Etymythology of posh, P. O. S. H.

Gerald Cohen gcohen at MST.EDU
Mon Sep 12 01:55:28 UTC 2011

Here's a bibliographical reference for the discussion
of P.O.S.H.:
J. Peter Maher: "_Posh_". In: _Studies in Slang_, part (= vol.) 1,
edited by Gerald Leonard Cohen. Frankfurt am Main: Peter Lang.,
1985, pp. 64-65.

Maher discusses and rejects the Port-Out-Starboard-Home etymology and
suggests instead: "Everyone familiar with London speech
knows that the _l_ of words like _milk_, _I'll_, _well_ and
such are 'gulped'... Londoners, in particular the Cockneys,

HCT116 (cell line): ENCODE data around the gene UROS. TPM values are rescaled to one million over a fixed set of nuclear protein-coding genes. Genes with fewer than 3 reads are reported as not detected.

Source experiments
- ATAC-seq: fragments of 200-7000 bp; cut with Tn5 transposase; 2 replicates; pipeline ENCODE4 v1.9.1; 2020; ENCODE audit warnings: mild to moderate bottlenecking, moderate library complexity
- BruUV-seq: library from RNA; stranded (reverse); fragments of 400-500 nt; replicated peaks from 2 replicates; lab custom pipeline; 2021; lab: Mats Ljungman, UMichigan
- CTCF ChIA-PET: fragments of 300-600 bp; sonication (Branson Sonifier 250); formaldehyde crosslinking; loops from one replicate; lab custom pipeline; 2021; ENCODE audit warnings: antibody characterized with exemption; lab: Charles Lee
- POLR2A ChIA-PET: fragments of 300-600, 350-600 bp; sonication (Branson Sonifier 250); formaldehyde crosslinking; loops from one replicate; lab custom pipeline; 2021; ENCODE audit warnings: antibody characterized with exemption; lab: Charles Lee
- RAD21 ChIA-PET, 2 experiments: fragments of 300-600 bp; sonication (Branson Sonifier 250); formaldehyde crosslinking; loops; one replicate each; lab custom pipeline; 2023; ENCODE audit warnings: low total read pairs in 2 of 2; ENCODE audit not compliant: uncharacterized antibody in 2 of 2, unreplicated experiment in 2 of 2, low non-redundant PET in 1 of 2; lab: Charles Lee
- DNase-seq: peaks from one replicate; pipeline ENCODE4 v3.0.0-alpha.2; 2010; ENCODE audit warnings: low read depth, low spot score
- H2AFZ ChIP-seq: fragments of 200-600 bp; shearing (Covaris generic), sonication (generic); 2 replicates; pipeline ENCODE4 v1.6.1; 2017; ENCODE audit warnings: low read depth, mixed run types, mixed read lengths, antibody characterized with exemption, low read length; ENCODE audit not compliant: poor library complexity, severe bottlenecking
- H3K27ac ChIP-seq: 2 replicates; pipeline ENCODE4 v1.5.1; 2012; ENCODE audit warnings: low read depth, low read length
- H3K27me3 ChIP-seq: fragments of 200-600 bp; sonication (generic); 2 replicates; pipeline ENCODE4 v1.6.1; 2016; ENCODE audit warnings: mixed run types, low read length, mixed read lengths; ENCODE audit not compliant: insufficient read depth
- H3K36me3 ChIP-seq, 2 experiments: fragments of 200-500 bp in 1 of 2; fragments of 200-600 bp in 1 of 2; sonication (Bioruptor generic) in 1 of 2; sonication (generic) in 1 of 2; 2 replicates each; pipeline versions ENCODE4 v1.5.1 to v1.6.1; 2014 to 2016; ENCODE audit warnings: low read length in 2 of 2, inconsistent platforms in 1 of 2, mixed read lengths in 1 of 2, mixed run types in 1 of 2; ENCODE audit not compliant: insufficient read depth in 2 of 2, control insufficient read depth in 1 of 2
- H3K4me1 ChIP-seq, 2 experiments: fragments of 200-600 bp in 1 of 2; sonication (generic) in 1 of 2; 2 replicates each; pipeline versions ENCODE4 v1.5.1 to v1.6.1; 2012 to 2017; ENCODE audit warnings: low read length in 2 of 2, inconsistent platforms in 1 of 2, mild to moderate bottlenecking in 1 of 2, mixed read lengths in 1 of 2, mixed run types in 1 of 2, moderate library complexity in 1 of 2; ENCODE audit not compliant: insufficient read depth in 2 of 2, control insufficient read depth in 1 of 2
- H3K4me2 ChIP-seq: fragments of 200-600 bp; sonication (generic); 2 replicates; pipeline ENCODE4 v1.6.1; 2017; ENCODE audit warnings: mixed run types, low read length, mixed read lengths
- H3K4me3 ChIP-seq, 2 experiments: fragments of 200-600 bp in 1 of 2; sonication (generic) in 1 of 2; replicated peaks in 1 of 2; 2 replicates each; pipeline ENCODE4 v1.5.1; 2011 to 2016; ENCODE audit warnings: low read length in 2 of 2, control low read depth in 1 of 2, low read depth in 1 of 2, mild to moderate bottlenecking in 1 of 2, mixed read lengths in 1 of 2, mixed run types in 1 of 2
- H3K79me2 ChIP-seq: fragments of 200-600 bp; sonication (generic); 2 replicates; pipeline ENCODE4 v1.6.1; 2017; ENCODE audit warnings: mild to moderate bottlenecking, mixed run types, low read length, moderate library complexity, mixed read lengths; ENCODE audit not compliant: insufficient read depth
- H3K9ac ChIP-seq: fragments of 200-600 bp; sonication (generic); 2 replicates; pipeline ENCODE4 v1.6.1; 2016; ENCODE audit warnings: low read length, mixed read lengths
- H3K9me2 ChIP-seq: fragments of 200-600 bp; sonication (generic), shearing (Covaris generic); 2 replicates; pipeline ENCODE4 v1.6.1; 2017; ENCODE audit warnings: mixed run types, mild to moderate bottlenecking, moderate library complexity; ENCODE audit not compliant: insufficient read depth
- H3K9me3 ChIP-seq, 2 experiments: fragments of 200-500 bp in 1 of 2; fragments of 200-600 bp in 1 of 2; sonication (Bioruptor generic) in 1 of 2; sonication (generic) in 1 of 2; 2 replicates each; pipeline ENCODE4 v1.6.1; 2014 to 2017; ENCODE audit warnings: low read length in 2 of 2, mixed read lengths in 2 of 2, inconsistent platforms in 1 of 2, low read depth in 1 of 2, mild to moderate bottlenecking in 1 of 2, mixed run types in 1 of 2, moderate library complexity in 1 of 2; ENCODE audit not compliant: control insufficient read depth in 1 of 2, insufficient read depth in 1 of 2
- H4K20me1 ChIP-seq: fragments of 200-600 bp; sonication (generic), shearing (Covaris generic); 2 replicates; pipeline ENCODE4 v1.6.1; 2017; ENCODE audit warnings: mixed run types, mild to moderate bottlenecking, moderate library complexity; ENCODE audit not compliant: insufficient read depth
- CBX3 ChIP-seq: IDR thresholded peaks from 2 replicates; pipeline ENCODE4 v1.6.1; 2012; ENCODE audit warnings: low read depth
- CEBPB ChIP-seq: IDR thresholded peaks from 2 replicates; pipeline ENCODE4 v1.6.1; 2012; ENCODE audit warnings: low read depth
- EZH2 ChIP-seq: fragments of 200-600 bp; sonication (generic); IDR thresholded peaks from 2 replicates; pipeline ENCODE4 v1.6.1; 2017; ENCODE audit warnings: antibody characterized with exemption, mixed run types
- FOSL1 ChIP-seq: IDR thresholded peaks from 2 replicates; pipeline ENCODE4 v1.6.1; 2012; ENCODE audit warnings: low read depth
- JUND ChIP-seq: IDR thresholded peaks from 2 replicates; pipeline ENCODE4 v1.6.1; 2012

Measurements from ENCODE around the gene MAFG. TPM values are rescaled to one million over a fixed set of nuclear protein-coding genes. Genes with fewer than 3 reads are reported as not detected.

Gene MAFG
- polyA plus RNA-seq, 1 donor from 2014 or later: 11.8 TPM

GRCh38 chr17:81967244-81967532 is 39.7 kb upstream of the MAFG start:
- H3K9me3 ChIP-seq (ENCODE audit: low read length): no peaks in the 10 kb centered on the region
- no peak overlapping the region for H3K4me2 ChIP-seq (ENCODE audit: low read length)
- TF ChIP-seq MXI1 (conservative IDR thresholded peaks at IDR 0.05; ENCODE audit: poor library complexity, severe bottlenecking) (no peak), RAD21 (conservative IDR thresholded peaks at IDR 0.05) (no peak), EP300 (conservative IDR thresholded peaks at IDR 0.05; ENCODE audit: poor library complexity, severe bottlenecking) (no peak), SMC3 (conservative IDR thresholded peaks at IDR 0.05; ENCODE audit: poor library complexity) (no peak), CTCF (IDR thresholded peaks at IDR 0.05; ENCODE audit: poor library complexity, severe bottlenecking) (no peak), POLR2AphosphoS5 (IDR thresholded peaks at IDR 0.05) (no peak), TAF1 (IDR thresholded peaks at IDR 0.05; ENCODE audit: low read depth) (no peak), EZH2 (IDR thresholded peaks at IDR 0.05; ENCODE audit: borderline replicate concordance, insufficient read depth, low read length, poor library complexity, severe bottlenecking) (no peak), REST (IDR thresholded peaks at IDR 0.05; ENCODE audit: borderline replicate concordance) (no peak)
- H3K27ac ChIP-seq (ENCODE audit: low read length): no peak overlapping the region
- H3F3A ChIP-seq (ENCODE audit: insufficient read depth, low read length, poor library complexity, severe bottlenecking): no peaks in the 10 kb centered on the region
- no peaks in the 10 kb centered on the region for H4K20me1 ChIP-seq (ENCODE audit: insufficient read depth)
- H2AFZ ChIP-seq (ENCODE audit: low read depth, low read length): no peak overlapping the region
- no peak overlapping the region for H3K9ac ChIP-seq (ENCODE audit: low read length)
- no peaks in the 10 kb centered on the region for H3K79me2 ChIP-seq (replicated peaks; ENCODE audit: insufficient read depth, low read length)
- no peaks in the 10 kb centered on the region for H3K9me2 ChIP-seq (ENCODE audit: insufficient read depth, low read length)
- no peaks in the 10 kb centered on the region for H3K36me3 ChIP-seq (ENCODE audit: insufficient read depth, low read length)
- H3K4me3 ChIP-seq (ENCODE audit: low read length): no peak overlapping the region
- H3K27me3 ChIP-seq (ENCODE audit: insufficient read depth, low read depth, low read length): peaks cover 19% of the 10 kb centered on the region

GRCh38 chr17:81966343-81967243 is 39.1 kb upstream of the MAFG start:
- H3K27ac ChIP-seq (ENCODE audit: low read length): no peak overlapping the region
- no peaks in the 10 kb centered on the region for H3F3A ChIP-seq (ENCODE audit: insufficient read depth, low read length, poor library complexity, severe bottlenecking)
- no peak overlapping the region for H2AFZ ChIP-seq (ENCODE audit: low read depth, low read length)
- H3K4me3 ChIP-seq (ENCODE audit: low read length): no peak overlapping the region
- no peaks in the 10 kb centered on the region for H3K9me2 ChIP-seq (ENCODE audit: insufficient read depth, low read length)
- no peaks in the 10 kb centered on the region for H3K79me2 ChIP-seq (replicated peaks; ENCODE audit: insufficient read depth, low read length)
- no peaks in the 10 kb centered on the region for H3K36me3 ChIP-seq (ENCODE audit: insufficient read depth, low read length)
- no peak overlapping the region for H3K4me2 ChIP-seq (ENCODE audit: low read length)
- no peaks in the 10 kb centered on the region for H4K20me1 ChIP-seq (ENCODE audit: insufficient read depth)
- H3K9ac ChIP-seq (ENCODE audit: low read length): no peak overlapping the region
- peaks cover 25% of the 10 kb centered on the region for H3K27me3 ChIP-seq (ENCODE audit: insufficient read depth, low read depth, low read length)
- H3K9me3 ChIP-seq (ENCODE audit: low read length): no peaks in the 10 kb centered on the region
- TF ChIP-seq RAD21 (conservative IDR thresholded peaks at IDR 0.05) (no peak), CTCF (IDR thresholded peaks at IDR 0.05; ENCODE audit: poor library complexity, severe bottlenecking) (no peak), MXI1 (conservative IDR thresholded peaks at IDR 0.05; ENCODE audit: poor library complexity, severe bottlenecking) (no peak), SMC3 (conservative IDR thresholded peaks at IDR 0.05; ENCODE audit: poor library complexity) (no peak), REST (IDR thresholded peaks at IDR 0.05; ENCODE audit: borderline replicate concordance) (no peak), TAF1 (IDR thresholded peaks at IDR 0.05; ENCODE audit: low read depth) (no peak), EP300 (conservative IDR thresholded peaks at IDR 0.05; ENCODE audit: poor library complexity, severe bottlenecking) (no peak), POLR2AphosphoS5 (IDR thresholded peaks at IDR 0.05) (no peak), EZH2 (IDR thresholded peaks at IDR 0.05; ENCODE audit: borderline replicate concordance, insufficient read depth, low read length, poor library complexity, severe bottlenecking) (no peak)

pronounce the verb _to polish_ as _pawsh_, to write it in an American
fashion, or _posh_ to give the authentic, if non-standard, British spelling.
The verb is fully conjugated: "I, you, we, they _posh_; he, she, it
_poshes_; it is, they are _poshed_ types, or live in _posh(ed)_ digs.

Maher goes on to derive the adjective _posh_ from this _posh(ed)_,
i.e.., ultimately from _polish_."

Gerald Cohen

The American Dialect Society -

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